There are several other features accessible through the menu, including stealth mode – which turns off the screen while you’re vaping – and an option allowing you to flip the screen so you can operate the device in whichever orientation works best for you. I didn’t need either of these features, but their inclusion obviously doesn’t do any harm.
The SPD A8 also has upgradable firmware – which increases the maximum power to an impressive 120 W – but to be honest, despite having downloaded the necessary files and read through the instructions, it is far from clear enough for me to get it working. Most of the instructions included with the download are in Chinese, and it seems as though the drivers provided for the special USB charger are faulty, possibly counterfeit. Long story short: I gave up. 80 W is more than enough for me, and I’m sure more tech-savvy vapers will be able to get it working.
Overall, the SPD A8 has all the features you’d expect from a VV/VW mod, along with temperature control and (at least theoretically) upgradeable firmware: it does pretty well in this department.
When it comes to day-to-day vaping, the SPD A8 is an absolute pleasure to use. The size may not be ideal, but with a 4000 mAh battery – which lasts me two days or more of vaping – it’s definitely worth putting up with the slightly bulkier size. It isn’t as heavy as you might expect, either, so it doesn’t do too badly in terms of portability. It’s a mod I happily take with me when I’ll be out of the house for a couple of days: durable, dependable and very capable.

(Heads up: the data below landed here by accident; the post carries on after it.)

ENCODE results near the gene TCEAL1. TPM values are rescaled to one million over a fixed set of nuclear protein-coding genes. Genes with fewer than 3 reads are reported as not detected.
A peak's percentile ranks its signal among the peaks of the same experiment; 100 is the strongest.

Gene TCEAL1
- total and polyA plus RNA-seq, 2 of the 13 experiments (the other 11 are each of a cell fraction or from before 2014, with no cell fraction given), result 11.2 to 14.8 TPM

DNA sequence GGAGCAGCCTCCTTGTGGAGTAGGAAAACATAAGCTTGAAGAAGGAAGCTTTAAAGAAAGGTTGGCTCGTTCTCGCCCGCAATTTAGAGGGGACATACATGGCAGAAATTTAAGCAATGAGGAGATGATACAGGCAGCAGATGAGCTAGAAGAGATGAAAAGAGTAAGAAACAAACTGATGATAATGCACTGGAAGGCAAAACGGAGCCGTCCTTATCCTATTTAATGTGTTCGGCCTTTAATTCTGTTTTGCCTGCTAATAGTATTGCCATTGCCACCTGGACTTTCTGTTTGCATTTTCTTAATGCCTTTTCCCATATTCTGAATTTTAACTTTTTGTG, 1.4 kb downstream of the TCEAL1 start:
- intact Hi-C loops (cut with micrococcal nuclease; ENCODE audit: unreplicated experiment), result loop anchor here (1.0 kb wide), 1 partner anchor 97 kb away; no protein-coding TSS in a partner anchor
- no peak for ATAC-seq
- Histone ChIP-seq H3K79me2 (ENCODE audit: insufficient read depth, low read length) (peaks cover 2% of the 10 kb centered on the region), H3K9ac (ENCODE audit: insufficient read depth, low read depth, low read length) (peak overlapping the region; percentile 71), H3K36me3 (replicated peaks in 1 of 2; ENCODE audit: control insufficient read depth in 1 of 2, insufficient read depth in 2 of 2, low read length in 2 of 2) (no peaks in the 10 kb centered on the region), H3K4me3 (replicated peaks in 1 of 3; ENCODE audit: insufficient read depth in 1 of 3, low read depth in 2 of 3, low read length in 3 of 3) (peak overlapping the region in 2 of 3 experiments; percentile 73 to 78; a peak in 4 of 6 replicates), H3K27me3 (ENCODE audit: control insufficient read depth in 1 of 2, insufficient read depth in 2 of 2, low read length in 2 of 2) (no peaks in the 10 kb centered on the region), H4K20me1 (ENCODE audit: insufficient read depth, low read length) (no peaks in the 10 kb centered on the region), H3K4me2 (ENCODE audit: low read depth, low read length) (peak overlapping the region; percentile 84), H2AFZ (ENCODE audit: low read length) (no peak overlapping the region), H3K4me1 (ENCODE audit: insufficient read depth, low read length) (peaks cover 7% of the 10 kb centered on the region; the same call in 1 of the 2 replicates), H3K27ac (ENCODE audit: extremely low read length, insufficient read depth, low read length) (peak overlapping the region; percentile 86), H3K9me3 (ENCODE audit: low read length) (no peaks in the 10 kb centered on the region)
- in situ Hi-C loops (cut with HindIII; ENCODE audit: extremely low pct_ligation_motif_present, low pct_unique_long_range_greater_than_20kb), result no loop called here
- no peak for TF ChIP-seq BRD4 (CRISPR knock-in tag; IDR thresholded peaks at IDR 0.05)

Most of the time, operation is very simple. A thinner design would help make things a little more comfortable, but the buttons are very easy to press, and when you get used to the layout, you start holding it so your thumb naturally falls on the fire button. Everything is very intuitive when you’re vaping, with the wattage increasing in one watt increments with the adjustment buttons, and the temperature increasing in 10 °F increments, making dialing a new setting in very easy indeed.
Additionally, switching between modes is easy too. All you have to do is press the fire button in combination with either the + or – key and you’ll enter the menu. You hit the fire button to accept the displayed option, and the adjustment keys to scroll through the menu. The “Working Mode Setting” menu is the first option displayed, so after hitting the fire button, you scroll to either temperature, power or voltage mode and then hit fire again to change it.
The home screen has a clear layout, so you see your main setting on the left hand side – either the temperature, voltage or wattage you’re operating at – the resistance of your atomizer is displayed in the upper right and the temperature or wattage is displayed in the lower right. At the very right edge, there’s also a battery level indicator, so you have a good idea of when the SPD A8 will need charging.
Charging is also pretty quick – taking just a few hours, which is impressive for such a large-capacity device – but you don’t get pass-through vaping. The USB port being on the back side of the mod (rather than the bottom) also means it can be stood up while you charge, although the lead is a little too short.